Brittany Harrison of Santa Rosa was an A-student, valedictorian of her eighth-grade class and a promising ballerina when the symptoms of chronic fatigue syndrome set in at age 13.
By 17, she was bedridden all day in a dark room, unable to stand or walk and in constant pain from a severe migraine.
Unable to eat anything but soft food and occasionally fruit, she lost weight and stopped going to school. An associated symptom known as “brain fog” prohibited her from reading, doing school work and even having conversations because she couldn’t understand what she was reading or what someone was saying to her.
“I could crawl to the bathroom,” she said.
Harrison, now 21, is one of an estimated 1 to 2 million Americans with chronic fatigue syndrome, a debilitating illness that can transform hardworking, type-A personalities, into patients who, in some cases, cannot work and can barely take care of themselves.
“It destroys your life,” said Dr. Eric Gordon, a Santa Rosa physician whose practice specializes in treatment of chronic disorders, such as Lyme disease, arthritis and chronic fatigue syndrome. “You can’t function.”
The illness is often dismissed as a psychological condition, another misconception that sufferers such as Harrison must wage in their daily fight against the illness.
For years, researchers and physicians have sought medical clues that would confirm the illness is a physical disorder and which could help in diagnosis and treatment.
A new study initiated by Gordon and including Harrison as one of the subjects could provide that breakthrough.
The study, published last month, detected a “chemical signature” in the blood of chronic fatigue syndrome patients, establishing for the first time that chronic fatigue syndrome is an “objective metabolic disorder,” said co-author Dr. Robert Naviaux, the UC San Diego researcher who identified the blood chemical anomalies associated with the condition.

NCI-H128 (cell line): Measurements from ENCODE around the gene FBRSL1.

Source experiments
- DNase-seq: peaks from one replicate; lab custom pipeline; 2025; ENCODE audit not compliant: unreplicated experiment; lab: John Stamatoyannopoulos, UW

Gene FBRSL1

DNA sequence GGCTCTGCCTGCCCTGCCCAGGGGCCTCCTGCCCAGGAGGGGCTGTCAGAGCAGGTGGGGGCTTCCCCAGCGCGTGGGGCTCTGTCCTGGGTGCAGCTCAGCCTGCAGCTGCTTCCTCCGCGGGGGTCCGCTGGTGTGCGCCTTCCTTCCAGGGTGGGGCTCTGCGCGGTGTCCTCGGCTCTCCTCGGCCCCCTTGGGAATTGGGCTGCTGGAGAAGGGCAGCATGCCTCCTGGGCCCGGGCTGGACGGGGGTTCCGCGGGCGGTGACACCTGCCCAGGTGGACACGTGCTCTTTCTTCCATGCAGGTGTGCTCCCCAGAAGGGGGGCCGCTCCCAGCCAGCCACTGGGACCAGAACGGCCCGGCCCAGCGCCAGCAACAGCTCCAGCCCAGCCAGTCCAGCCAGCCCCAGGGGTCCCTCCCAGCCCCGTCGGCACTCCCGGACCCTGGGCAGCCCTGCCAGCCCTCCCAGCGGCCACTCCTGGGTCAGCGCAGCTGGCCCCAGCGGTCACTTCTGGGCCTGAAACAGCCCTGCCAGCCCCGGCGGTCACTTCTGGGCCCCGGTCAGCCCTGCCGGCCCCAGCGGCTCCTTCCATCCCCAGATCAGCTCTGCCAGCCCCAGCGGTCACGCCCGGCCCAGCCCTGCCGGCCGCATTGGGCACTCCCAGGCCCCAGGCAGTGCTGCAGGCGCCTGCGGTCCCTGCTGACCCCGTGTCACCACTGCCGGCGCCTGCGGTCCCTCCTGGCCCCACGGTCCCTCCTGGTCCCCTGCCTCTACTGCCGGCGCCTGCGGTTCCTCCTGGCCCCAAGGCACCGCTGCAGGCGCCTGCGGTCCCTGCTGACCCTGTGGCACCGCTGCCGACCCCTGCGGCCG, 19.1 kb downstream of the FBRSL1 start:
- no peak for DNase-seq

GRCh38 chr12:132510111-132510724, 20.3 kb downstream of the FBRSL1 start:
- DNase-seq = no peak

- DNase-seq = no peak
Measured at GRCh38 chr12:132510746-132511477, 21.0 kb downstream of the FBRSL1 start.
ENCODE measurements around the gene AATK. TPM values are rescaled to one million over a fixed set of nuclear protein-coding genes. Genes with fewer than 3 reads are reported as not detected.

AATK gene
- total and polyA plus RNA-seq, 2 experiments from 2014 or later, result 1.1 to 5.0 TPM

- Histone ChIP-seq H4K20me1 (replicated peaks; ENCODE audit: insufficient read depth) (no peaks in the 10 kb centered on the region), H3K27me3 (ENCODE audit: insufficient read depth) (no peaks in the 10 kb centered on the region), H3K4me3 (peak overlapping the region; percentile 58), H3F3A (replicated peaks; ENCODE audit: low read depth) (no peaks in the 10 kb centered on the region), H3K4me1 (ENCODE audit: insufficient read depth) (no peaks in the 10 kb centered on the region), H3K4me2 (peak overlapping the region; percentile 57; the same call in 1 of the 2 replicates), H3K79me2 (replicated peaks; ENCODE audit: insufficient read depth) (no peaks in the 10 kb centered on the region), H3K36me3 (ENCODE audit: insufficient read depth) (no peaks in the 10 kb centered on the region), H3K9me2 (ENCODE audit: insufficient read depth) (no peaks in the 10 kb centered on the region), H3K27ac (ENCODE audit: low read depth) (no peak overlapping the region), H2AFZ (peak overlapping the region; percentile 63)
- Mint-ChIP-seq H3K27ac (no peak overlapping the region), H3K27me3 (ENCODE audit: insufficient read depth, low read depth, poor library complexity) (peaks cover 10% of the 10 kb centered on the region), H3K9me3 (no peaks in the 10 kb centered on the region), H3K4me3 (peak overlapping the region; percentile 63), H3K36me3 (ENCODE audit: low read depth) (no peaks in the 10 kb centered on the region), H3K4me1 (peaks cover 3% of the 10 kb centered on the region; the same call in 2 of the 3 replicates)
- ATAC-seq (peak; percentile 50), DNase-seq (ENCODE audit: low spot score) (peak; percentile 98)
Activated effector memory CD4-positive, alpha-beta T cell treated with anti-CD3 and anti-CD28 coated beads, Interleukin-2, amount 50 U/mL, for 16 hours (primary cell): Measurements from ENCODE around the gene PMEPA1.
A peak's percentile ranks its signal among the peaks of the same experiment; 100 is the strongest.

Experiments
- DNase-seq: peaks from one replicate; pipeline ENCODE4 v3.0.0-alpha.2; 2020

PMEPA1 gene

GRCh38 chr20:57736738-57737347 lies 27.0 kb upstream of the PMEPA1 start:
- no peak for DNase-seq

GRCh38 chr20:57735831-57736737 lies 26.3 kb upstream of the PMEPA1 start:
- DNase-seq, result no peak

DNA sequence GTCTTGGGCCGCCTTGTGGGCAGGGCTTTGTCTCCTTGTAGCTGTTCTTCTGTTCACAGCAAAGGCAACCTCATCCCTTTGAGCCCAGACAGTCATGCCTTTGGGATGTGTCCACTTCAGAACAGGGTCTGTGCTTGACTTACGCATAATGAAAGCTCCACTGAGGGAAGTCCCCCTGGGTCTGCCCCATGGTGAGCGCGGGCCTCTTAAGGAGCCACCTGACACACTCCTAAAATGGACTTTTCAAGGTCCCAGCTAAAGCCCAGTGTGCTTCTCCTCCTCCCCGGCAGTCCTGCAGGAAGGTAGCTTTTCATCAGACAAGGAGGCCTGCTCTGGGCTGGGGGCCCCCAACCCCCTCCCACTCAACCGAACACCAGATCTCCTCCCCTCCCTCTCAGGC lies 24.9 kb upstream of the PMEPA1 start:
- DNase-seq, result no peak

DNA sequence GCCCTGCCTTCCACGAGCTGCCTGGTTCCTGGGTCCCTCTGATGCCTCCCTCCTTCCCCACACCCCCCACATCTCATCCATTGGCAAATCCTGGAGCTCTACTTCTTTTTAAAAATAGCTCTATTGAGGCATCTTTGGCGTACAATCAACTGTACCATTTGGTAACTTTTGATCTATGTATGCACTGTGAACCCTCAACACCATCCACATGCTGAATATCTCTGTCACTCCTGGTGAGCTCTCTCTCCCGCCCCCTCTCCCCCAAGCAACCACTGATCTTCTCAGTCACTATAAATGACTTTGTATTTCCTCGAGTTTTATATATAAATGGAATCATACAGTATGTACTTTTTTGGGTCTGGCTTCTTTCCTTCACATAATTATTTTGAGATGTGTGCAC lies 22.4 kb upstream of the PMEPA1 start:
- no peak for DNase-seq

Gordon is a co-author of the study, and most of the patients in the study came from his practice.
Their study, “Metabolic features of chronic fatigue syndrome” — published in the latest issue of the Proceedings of the National Academy of Sciences — said the discovery “opens a fresh path for the rational development of new therapeutics” for a condition that currently has no known cause, cure or even an established diagnosis.
For Gordon, the finding transcends science.
“We’re going to help people get their lives back when it’s accepted that they are sick,” he said.
Wayne Anderson, a licensed naturopathic doctor on Gordon’s staff and a study co-author, said chronic fatigue syndrome, or CFS, has long been regarded as a psychological problem for “depressed people who are poorly managing things in their life.”
And when repeated medical tests find no evidence of disease and the person’s condition doesn’t improve, friends and family “tend to write you off,” isolating the patient, Gordon said.
The newly published study refutes that premise by showing “there is a very specific biological basis for chronic fatigue,” Anderson said.
Harrison, who grew up in the foothills east of Sacramento, said she felt vindicated by the findings.
“I have family members who don’t believe me,” she said. Now she can show them “this is real, I didn’t just give up on life.”
As a teenager dealing with the new illness, she spent many months in isolation, interacting only with her mother, Katherine Harrison.